My relationship to my landlords has always been great. Honestly, this is the best landlord situation I’ve ever had. The Nyankori’s are laidback, dependable, and awesome. They are really supportive to the artistic development of this neighborhood, where they also reside.
Masud: I have really enjoyed living in the Adair Park community. The neighborhood is quiet and family focused. I love being able to wake in the morning and jump right into my studio practice without having to travel outside of my home.
How & why do you believe the community outreach portion of the program is important to you as an artist and to the community at large.
Andre: With regards to the residency-housing program, I think the outreach component helps maintain an aspect of accountability to the artist’s experience and to the program at large. By living in the same neighborhood where I taught, it helped establish more of a direct relationship between my students and myself and to the social themes we tried to document and discuss within the classroom. The reality is, gentrification is too large of a pattern to overcome, but I do think that by working within communities is a great way to help lessen its burden. There is so much about this neighborhood that I have grown to love through living here, that I feel committed to its overall well-being and preservation.
Masud: One of the most important aspects of the residency has been the community service component which pairs the artists with children from the surrounding community in arts centered programming. This process engages the residency participants in community development through investment in human potential. Art as a mechanism for social change is made visible.
What group of students did you complete your outreach hours with? How do you think you made an impact? What did you learn from working with these children?
I was a part of the inauguration of the Capture Project. It’s a photo and video-based program, aimed to develop community and documentary practices amongst students. I was one of five artists teaching children at Perkerson Elementary, situated in the community where all residency artists reside. This summer we launched the program in the Old Fourth Ward in partnership with the Year of Boulevard.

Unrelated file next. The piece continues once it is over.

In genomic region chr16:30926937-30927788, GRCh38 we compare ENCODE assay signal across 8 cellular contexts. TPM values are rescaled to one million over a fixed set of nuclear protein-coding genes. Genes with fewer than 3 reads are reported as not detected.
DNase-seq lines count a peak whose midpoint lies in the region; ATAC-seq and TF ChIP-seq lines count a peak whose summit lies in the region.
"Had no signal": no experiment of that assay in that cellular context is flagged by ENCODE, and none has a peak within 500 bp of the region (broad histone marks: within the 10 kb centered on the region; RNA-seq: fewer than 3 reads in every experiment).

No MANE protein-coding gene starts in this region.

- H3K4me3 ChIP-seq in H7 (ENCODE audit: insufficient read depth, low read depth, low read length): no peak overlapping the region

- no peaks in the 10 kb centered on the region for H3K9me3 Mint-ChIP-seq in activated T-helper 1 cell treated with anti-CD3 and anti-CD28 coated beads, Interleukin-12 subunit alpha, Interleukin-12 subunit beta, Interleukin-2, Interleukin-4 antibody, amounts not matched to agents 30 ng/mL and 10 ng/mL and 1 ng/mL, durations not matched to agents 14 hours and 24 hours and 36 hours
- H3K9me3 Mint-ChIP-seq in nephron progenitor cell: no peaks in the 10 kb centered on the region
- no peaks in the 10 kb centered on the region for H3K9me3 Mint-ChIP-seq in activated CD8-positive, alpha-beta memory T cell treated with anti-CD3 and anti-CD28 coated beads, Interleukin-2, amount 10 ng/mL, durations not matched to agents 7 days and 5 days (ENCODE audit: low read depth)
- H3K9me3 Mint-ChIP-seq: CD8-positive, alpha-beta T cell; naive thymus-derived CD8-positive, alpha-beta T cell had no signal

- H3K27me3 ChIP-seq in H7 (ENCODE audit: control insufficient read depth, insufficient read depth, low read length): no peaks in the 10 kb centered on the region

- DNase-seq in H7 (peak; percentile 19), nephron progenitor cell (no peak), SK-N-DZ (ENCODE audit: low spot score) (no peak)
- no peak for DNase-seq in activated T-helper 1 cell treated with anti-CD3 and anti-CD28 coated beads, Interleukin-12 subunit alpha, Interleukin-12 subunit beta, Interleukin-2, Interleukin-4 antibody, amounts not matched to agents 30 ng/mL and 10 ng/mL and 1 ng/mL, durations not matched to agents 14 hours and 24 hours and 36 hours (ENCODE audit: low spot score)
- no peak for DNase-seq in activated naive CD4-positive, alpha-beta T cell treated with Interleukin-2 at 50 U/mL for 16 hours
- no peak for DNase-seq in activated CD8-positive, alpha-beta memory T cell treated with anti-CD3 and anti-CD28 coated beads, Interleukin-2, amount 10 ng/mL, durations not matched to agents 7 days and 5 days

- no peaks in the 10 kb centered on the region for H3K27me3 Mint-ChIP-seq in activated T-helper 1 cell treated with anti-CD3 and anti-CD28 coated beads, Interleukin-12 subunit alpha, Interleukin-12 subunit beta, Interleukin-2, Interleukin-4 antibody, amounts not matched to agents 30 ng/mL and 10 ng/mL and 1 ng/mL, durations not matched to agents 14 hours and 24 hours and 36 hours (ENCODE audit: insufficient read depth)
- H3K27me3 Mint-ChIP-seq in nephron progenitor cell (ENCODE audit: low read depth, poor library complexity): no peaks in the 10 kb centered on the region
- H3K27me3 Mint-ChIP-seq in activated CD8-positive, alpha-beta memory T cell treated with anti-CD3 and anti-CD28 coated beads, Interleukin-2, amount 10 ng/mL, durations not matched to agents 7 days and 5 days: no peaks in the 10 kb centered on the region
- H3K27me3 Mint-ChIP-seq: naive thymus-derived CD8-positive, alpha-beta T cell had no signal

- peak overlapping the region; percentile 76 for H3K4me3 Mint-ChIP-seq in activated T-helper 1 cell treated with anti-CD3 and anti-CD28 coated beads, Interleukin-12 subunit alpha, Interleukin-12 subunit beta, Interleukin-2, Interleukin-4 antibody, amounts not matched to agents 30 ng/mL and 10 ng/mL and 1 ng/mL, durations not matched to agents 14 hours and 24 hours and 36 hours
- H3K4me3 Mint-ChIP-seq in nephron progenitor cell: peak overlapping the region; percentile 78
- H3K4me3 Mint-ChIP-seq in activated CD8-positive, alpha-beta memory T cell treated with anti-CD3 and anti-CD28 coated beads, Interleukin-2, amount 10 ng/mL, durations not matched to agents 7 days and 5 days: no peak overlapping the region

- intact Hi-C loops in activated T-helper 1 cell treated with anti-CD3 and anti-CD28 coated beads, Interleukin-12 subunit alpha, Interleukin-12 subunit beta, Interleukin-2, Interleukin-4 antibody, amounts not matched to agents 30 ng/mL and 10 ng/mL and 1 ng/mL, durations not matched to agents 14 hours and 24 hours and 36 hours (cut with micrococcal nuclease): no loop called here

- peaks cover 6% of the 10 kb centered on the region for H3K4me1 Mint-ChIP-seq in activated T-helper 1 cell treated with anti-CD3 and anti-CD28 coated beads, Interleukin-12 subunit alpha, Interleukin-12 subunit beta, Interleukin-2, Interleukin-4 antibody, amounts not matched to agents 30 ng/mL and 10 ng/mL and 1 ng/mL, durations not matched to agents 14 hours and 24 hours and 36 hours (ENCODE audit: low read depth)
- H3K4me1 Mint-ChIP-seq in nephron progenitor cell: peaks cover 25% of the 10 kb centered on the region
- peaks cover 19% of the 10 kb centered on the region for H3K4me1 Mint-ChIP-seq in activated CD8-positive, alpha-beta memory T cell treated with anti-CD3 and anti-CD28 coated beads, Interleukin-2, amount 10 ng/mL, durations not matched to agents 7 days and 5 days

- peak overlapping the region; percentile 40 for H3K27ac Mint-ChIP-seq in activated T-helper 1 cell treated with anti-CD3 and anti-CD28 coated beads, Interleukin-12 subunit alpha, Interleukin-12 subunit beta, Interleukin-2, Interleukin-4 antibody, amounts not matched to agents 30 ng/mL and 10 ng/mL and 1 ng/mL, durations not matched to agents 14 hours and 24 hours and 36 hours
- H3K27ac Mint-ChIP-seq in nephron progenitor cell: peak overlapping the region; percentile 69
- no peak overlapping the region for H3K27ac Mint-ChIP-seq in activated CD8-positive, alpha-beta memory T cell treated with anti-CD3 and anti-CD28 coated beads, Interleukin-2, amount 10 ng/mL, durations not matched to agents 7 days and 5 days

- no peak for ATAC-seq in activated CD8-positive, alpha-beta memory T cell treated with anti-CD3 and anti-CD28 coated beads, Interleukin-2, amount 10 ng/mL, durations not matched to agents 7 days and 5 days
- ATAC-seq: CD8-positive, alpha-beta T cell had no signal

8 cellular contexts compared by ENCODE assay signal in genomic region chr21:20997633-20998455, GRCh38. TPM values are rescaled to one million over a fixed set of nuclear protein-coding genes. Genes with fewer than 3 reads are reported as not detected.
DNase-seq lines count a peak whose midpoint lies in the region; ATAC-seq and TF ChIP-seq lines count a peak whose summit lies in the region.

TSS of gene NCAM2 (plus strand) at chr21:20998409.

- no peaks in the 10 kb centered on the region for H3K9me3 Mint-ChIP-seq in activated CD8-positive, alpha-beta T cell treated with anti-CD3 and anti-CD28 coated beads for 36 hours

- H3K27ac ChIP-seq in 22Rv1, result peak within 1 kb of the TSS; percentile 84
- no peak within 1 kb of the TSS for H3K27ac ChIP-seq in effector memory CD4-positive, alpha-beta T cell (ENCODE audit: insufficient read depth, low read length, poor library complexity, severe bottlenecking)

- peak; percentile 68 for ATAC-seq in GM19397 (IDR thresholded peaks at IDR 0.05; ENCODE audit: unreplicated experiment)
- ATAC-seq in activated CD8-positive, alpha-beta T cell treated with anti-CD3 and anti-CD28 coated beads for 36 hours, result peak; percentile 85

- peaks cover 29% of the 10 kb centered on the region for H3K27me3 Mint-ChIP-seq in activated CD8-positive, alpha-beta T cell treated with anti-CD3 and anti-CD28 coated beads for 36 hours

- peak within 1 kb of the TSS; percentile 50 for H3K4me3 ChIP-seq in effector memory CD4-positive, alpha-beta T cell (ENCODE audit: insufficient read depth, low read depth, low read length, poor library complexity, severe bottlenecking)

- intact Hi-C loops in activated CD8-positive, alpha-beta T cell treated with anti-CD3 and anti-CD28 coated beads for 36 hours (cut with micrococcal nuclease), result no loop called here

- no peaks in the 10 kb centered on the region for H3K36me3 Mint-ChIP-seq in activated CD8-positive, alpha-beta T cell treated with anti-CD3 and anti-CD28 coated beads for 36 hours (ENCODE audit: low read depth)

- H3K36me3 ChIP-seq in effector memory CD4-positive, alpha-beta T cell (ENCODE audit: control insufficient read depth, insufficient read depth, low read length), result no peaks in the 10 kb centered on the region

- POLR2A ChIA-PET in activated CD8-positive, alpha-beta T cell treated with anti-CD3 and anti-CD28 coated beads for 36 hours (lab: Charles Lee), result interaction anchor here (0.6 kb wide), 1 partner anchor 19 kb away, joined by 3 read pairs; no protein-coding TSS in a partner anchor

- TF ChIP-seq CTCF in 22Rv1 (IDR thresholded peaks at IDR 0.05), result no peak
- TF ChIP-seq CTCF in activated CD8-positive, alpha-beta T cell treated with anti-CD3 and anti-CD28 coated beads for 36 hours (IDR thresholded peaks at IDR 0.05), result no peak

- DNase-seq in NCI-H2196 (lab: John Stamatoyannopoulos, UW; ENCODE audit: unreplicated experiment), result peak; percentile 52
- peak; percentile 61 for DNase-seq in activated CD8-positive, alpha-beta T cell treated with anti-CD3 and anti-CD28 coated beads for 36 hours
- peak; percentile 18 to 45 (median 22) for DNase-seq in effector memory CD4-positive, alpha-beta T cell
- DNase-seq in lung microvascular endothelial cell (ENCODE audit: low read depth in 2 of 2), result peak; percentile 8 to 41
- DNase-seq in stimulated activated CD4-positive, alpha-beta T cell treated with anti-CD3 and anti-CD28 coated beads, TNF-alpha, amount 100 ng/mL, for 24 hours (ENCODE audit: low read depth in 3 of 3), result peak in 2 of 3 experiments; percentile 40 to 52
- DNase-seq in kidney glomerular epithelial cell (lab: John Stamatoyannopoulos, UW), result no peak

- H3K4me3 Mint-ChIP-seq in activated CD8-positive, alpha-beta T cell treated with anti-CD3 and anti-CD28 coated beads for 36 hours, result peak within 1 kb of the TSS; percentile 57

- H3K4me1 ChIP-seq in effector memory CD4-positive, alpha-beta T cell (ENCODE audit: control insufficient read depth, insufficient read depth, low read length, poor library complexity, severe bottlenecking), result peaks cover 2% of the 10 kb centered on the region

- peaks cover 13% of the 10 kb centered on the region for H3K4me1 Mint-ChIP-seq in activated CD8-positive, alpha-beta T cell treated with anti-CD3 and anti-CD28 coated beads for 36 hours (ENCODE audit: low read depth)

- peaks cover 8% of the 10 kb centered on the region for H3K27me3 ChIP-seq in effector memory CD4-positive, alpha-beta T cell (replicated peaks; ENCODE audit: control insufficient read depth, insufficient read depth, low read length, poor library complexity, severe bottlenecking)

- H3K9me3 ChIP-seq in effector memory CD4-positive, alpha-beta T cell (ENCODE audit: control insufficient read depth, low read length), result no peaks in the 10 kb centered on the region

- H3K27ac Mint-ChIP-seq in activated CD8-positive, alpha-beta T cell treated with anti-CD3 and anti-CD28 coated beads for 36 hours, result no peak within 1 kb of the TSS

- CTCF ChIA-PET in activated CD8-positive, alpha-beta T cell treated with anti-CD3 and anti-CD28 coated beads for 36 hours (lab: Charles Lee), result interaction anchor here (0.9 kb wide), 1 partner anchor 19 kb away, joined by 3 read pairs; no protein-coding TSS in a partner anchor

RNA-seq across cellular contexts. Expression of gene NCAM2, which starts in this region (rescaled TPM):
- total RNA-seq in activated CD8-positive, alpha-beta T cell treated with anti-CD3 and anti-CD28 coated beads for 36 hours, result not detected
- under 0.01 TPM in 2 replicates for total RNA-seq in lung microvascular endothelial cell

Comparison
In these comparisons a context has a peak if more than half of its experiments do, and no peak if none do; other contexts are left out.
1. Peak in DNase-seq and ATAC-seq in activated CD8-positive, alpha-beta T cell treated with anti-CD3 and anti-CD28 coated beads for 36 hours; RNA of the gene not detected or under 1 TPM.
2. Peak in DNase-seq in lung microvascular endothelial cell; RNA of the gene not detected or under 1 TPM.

In all honesty, it’s sometimes difficult to have a clear understanding of the impact we provided, but I did see our group of students grow in their enthusiasm for taking photos, I saw behavior improve, and witnessed an increase in the accountability of our student towards their actions. We focused on educational strategies that would help to minimize behavioral distractions as we provided them with a structured creative outlet and I could see how important our sessions became to them. That alone made them all the more important to me.
The instructors, both individually and collectively, were constantly evaluating and changing our approach to teaching based on our students’ needs. And through that, I better learned the importance flexibility and commitment that is dutifully needed within the educational system especially in Title One schools. Knowing that our students have brilliant minds wasn’t enough; it was trying to figure out ways to keep them individually engaged so they can complete their respective projects.
Wanna join the TCP family???